Anarchists are Building DIY Heaters to Keep Unhoused People Warm

Open-source blueprints are inspiring activists to distribute tent-safe heaters that can be built for as little as $7.
A makeshift heater built by activists in Portland, Ore.
Photo by The Javs Cat

As temperatures fall sharply and the number of unhoused people swells throughout the United States, anarchists are forming a decentralized network that builds and distributes tent-safe, alcohol-based heaters to those without shelter. 

“The project wasn’t something new, it was developed over the years, in many different forms,” wrote members of HeaterBloc, a Portland-based collective that released the open-source guide for building heaters, in a message to Motherboard. “It starts off with an idea, then that idea is built upon. It evolves, it spreads, it takes on a life of its own. This year, we were just fortunate enough to settle on a safe and cost efficient design.” 


The units cost about seven dollars each when components are purchased in bulk, and they can be used for both cooking and warming small indoor spaces for hours at a time. If the heater tips over, the flame automatically burns out and, with proper ventilation, the risk of carbon monoxide poisoning is minimal because isopropyl alcohol combusts cleanly. 

The instructional guide has been translated into several languages, and groups that build and distribute the DIY heaters have popped up in rural areas and major cities across the US, including in Pittsburgh, Philadelphia, New York City, San Diego, Atlanta, Tacoma, Kansas City, Dallas, Kalamazoo, Elm Fork, Texas, and Spokane, Washington. Some groups are beginning to explore adapting the design for use in refugee camps, in areas that have experienced severe power outages such as Texas, and for the increasing number of people in the US who cannot afford utilities.  

A DIY tent heater built by the Portland-based collective HeaterBloc

A DIY tent heater built by the Portland-based collective HeaterBloc

In accordance with anarchist principles, the network is operating non-hierarchically and cooperatively. “Seeing the community that’s sprung up around this need and seeing people take real action to help houseless communities stay warm all over the country is incredible because this is literally saving people’s lives,” wrote the collective. “That’s all that really matters.”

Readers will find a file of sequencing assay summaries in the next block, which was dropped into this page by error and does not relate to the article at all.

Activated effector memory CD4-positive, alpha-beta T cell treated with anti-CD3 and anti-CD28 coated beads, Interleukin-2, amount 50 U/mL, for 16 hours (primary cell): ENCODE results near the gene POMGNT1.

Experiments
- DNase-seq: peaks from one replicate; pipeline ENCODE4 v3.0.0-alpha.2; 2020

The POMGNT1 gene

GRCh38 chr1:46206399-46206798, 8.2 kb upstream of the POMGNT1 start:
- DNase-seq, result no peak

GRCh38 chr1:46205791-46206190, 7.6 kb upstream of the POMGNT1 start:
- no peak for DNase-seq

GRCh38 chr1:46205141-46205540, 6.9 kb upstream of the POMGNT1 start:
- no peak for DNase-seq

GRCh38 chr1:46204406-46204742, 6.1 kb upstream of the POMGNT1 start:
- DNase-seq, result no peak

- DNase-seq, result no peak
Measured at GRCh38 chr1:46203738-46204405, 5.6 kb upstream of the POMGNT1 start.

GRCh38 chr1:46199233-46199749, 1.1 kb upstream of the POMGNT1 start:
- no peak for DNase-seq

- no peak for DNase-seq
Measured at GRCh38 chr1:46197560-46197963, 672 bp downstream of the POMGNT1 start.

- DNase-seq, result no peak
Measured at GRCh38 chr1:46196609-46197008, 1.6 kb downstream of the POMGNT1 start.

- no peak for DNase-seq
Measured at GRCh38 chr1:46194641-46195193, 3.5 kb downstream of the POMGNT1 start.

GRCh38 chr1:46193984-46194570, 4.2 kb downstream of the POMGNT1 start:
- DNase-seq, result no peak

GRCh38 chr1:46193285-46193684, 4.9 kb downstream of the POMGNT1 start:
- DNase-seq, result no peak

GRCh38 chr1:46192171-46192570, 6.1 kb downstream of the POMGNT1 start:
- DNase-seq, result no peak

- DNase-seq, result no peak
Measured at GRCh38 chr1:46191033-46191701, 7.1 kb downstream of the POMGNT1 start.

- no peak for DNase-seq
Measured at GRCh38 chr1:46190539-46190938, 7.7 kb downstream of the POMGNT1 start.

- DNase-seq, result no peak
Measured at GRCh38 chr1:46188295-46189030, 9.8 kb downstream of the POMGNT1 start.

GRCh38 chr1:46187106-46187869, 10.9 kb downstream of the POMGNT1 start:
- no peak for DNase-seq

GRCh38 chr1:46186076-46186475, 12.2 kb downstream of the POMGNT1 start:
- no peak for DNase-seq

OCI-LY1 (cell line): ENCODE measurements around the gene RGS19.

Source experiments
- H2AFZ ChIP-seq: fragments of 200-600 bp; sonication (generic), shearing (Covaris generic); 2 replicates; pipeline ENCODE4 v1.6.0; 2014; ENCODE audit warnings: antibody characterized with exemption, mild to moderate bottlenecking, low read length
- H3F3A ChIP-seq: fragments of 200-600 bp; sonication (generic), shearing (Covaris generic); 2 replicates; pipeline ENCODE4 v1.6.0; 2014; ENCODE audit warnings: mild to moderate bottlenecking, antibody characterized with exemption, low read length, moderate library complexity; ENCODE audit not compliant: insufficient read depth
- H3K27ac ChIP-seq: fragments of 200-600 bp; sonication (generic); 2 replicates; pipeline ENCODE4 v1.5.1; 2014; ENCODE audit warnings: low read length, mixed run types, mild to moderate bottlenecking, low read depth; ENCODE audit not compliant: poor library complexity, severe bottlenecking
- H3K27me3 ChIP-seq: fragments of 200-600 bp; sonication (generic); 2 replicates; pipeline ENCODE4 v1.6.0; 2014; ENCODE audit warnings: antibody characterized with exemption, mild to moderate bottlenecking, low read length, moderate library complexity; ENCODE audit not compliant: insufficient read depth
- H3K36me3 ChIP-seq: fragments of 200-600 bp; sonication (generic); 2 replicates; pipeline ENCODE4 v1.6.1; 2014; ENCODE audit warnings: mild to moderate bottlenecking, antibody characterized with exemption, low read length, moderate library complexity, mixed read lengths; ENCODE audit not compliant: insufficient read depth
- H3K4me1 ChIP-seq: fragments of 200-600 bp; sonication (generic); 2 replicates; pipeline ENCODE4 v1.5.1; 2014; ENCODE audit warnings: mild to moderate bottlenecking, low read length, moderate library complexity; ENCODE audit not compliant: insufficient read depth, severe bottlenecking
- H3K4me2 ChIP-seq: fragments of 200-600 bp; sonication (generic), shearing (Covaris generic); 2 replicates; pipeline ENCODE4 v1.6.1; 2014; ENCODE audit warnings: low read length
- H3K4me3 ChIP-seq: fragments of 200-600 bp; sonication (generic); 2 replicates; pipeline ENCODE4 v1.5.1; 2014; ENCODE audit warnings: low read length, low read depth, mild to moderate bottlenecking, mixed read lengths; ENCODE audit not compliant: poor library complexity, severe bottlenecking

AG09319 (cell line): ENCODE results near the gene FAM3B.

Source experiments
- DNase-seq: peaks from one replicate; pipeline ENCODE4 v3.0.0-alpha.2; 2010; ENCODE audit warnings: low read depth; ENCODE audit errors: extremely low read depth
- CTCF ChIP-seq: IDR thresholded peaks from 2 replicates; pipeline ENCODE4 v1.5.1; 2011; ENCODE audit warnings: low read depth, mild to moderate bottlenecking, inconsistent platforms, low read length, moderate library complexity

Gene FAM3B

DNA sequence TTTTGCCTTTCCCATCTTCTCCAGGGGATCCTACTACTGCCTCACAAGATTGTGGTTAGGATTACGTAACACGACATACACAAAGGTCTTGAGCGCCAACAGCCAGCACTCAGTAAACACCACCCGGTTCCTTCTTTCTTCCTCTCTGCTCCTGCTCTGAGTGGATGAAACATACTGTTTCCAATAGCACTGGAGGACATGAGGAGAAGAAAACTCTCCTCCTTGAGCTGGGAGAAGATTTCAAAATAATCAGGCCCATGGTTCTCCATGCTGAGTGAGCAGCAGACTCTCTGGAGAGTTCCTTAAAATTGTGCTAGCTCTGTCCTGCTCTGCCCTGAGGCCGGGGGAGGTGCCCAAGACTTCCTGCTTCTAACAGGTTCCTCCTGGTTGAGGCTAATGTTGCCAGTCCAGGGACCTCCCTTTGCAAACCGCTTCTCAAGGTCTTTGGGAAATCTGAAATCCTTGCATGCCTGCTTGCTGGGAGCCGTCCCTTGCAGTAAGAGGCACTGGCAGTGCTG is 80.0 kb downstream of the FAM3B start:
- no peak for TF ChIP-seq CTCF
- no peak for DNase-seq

From 2000 to 2019, nearly 5 million people died from cold conditions globally. In the US, anywhere from 580,000 to 1.5 million people were unhoused prior to the pandemic, and a lack of financial support during the crisis has exacerbated the problem. In many places, local governments and law enforcement have responded by destroying tent communities with bulldozers and attempting to force people into shelters that are oftentimes crowded and unsafe—if shelter is offered at all.

“It's hard to convey to the average person what it feels like to be unhoused in the winter,” wrote the HeaterBloc members in their statement. “An inescapable coldness that fills your lungs with ice and numbs your limbs. A damp cold that exhausts your body, one that you’d do anything to escape.”


Meadows*, a formerly unhoused member of a Seattle-based mutual aid group that is building the heaters, told Motherboard that the project is reducing harm on a variety of levels. Unhoused people are often forced to burn trash in their tents to stay warm, which puts them at risk of carbon monoxide poisoning and brain damage. Heaters also preserve people’s autonomy and safety by allowing them to reject co-sleeping for survival and they reduce drug use.

“There's a really high percentage of unhoused people that don't use drugs, and the reason why they became unhoused has nothing to do with drug use,” said Meadows, who asked to be identified with a pseudonym because mutual aid groups are often targeted by police and right-wing agitators. “However, drugs make you feel warmer, they also kind of help you pass the time, and they make the fight or flight situation more bearable. When mutual aid groups are actually able to get more heaters to people, we've actually already seen a reduction in drug use and an uptick in smiles.” 

Meadows said she has watched people become more alert upon receiving heaters. “Every week during the wintertime, they're already borderline hypothermic,” she said. “Then we come back to refill their heaters, they're totally different. They're active and present. And, they're just like, ‘wow, these heaters are amazing.’”

But, at the end of the day, all people deserve actual heated housing, mutual aid groups said. The project supplements tenant organizing, eviction defense and take-overs of empty buildings, all of which are intended to ensure everyone has roofs over their heads. 

“When you're poor you don't have a voice. When you're unhoused you are not treated as a human. Our desire would be that HeaterBloc would no longer be a need,” wrote HeaterBloc. “Society would accept and care for all of its members, acknowledging that housing is a human right rather than just a luxury.”